Human wellbeing and health ought, then, to be the central criterion of sustainability. "Ecological sustainability" is not just about maintaining the flows from and into the natural world that sustain the economic engine nor maintaining iconic species and iconic ecosystems. It is about maintaining the complex systems that support health and life.

Climate change and health

Human-induced climate change is just one part of a much larger problem of "global environmental change". The human enterprise, in aggregate, is now placing unprecedented pressures on the biosphere, and is beginning to cause systemic changes. As we destabilise the climate system and disrupt climate-sensitive natural systems, we inevitably incur adverse health risks – directly and indirectly, now and increasingly in future. Some health benefits may occur in some locations. However, any such benefits will be the (perhaps temporary) exceptions.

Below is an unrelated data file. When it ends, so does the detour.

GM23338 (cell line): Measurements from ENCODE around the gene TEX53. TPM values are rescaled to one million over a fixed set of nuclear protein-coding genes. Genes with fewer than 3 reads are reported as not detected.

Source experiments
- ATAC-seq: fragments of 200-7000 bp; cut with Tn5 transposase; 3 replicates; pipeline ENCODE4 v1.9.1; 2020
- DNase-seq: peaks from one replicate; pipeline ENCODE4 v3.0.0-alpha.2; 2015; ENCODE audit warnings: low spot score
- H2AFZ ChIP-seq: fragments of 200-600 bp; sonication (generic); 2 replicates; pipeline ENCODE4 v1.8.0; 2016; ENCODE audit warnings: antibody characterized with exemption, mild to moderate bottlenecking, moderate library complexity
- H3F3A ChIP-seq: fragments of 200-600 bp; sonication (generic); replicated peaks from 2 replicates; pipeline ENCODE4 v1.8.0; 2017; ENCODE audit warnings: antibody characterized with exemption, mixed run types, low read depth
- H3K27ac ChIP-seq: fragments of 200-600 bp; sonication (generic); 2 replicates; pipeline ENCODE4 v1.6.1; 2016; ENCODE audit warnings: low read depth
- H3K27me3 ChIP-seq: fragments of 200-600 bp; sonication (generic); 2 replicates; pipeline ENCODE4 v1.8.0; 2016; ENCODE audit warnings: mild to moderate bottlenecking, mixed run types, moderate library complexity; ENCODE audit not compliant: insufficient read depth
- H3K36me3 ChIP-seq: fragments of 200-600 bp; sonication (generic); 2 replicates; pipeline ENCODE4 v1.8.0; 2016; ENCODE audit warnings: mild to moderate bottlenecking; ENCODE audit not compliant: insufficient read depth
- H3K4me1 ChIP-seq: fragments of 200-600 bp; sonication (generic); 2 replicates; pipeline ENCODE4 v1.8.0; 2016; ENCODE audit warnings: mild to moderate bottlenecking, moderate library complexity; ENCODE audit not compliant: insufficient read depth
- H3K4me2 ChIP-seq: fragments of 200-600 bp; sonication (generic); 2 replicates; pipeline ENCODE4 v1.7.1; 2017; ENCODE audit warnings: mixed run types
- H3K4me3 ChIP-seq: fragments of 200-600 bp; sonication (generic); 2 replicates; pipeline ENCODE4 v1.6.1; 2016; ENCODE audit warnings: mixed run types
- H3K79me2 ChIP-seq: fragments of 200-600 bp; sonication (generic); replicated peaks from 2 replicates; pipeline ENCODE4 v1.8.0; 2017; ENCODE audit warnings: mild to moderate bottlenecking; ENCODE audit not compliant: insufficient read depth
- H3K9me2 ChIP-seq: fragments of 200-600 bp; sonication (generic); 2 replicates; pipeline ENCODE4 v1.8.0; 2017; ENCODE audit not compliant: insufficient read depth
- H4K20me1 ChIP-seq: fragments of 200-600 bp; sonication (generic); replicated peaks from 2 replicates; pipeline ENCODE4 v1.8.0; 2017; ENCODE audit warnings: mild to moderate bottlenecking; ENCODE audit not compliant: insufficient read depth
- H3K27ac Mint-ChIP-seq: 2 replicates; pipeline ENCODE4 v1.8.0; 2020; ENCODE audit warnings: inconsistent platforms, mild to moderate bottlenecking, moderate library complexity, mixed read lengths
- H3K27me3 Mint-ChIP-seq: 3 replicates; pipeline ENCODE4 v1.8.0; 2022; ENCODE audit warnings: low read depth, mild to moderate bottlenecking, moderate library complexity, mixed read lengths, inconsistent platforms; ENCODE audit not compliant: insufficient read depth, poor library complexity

Climate change and its environmental and social impacts poses a range of risks to health. The possibilities include impacts of heatwaves and other extreme weather events, changes to air quality, the geography and seasonality of various infectious diseases, effects on local food yields, freshwater supplies, the general vitality of ecosystems and the flow of "services" from them, and the underpinning of diverse livelihoods.

The risks to health arise via very diverse pathways. Consider the problems of climate change and the anticipated reduced rainfall in much of Sub-Saharan Africa. If farming families have no crops to sell because of drought, the risks from HIV and AIDS will rise yet further when women and children are forced to abandon drought-desiccated land and make their living, often as sex workers, in cities.